mastechef 2015 review

 

 

So at the end of last year’s Masterchef Season 6, I didn’t think it could have been topped. The contestants were the best yet. The food was seriously delicious and the plating was the best by far. The family feel of the show and from the contestants was palpable. The challenges were the most difficult yet. How could Masterchef seriously do any better?

Then comes season 7, and wow…  Reynold Poernomo’s ‘Forbidden Fruit’ in the invention test… in the second week… and I knew we were in for a mindblowing season.

As a short review of this year it seems the same things that were great from last year was also great from this year, only amplified.

  • The contestants, the best of any season ever – especially the top 10.
  • The selection process of the top 24 was replicated perfectly from last season – predictable, but still wonderful to watch.
  • The family feel was maintained – probably the best change from the previous 5 seasons. The contestants all sticking around to tearily farewell eliminated contestants has been one of the best additions to the show, IMHO. It really allowed the group to bond together more, and also showed a greater level of fellowship and humanity between the contestants. Masterchef consistently beats out its main rival (My Kitchen Rules) for this very reason.
  • The eliminations continued to be challenging on a number of levels – I especially liked the ‘Name that Herb’ challenge as it really did prove difficult.
  • Speaking of which, the challenges in general were really inventive. My hat off to the producers for constantly coming up with new or creative reused ideas.
  • Travel was kept to a minimum. There were some location based events – such as the cross country drive across Victoria’s King Valley to pick up ingredients for the Pizzini Wines challenge.
  • The challenges themselves were impressive in scope and grandeur – and kept getting bigger until we really did have a finale pressure test befitting the series and the contestants capabilities. 5 hours for a Heston dessert. #wow.

Random thoughts:

  • There seemed to be less celebrity chef weeks this year – there was Marco week, but not much else.
  • Shannon Bennett worked out brilliantly as a chef mentor. He seemed more helpful than Kylie Kwong from last year. It was also brilliant to watch him take on Georgia in the final immunity challenge – he had a really good rapport with the contestants so the banter was that much more enjoyable.
  • I read a great article from Matt Preston with his thoughts on the season so far – and one thing he mentioned was that there was more invention in the mystery box challenge than in the intention test itself. I think that was true generally – though I really did like those invention tests which were completely out of the box (eg the Heston liquid into a solid invention test).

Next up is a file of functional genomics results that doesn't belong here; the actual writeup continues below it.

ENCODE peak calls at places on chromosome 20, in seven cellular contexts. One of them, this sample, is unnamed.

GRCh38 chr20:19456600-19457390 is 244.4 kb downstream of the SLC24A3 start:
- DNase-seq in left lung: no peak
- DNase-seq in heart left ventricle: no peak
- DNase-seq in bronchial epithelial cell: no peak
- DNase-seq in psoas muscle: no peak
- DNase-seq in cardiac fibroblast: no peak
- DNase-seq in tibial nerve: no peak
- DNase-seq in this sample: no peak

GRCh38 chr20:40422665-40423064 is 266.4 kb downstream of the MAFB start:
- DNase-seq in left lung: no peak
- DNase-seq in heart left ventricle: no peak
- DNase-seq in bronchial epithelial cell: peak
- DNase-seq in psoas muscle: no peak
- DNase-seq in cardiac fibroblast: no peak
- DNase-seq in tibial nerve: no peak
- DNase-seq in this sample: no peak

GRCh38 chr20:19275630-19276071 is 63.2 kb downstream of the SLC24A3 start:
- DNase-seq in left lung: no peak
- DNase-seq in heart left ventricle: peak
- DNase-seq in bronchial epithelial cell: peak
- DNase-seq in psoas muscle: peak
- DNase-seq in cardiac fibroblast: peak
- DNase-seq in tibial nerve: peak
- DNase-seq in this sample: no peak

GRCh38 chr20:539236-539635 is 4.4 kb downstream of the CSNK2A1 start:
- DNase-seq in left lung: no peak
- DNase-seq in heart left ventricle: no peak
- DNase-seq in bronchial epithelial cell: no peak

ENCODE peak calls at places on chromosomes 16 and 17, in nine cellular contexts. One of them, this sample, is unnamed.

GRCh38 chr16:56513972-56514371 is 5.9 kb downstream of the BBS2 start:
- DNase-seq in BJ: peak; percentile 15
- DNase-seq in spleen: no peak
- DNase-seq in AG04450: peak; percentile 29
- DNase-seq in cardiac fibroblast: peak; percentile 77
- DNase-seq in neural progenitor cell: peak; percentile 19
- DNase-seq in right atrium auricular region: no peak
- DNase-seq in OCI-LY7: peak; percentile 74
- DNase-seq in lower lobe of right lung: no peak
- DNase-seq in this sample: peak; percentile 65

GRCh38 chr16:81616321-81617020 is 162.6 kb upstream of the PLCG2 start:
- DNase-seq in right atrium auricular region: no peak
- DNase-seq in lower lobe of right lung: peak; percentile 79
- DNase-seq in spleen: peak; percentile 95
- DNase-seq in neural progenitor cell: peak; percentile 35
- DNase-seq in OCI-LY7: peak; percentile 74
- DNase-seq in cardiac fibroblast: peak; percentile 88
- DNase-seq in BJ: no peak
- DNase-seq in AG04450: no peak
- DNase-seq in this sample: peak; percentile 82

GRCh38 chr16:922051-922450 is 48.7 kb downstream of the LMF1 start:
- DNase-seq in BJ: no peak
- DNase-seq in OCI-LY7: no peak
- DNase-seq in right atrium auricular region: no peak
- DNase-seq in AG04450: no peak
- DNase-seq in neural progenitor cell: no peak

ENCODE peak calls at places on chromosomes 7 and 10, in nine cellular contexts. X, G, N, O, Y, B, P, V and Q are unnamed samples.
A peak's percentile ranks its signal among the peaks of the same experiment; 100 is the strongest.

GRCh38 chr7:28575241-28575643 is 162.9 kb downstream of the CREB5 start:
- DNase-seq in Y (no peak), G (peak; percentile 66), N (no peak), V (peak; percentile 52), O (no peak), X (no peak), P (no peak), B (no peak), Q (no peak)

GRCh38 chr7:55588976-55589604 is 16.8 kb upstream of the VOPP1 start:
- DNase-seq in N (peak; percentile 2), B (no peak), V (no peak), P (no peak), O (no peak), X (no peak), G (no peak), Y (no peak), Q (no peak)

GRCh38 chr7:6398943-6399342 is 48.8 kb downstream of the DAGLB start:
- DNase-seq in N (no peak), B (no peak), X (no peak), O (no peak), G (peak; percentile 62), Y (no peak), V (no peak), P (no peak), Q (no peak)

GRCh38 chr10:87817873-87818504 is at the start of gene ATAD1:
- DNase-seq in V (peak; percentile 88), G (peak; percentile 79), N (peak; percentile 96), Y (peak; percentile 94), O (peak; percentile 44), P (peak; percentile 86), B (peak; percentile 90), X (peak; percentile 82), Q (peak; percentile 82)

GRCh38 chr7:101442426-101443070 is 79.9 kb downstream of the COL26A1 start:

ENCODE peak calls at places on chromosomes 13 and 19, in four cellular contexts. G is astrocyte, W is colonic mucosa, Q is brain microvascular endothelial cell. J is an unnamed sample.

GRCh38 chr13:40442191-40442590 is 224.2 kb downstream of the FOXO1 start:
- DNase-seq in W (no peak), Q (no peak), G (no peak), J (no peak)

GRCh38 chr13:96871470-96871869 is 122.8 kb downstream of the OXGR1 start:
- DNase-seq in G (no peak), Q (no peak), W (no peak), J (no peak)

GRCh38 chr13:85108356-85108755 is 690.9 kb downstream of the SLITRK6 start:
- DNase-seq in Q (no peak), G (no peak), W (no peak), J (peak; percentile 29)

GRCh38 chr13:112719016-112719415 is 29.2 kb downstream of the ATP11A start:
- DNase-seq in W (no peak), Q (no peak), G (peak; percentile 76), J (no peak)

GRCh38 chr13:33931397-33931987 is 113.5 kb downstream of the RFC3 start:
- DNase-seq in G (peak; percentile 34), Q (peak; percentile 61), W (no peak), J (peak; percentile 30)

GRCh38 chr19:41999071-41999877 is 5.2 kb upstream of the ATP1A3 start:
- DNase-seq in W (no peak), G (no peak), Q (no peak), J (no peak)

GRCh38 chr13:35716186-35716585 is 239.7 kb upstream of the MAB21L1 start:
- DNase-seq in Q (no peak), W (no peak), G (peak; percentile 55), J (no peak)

• It’s weird that in the driving challenges the contestants were squeezed into little Alfa Romeo’s and during the elimination challenges the three contestants would arrive individually in large Jeeps.
  • It was rather satisfying when some of the contestants left. Philipino John Carasig became a bit of the loveable villain this series with his penchant for creating great dishes while at the same time ruining team challenges with his individualism. He brought tension to the show which was relieved when at last he bowed out at the end of week 7.
  • Returning past contestants for a week was great. It was good to catch up with Poh (season 1), Kylie (s4), Callum (s2), Ben and Andy (s4), and Justine (s1). It was also great to see how far they had come up against the current contestants.
  • The lack of masterclasses was a surprise. I can only remember two of them the whole season. I didn’t mind that, but it would have been nicer to do a couple more – perhaps not weekly but at least every third week or so.

Improvements?

So did Masterchef improve on its formula from last season? Well, let’s take a look at the four issues I had last year.

First, I complained that the selection process for the top 24 was predictable. It was the same this year. But after some reflection I realised that the current set up is probably about as good as it’s going to get.

Next I complained about the clichés and real time commentary. The cliff hangers were again utterly predictable, they were, however, a little less often – or at least I felt they were (I haven’t done any statistical checks!). The real-time commentary from the contestants was a lot more focused and also felt less trite than last year. The after-ad breaks, however, often remained far too long. They could be paired down so as to not take up too much time. But overall I’d say there was improvement across the board on this complaint from last year. Previous seasons felt like they were being dragged out, this year felt tighter and succinct.

Finally the major issue I had was the overrun timeslot. The start times seem much more predictable now, and thanks Channel 10 for sticking to that. But the overruns were still there. It’s something learned to live with – making sure I’d always overrun the recording on my PVR by 30 minutes each night… just in case.

So overall I thought this year was about as perfect a season as you could get. Masterchef is on a winning formula. Bring on next year!

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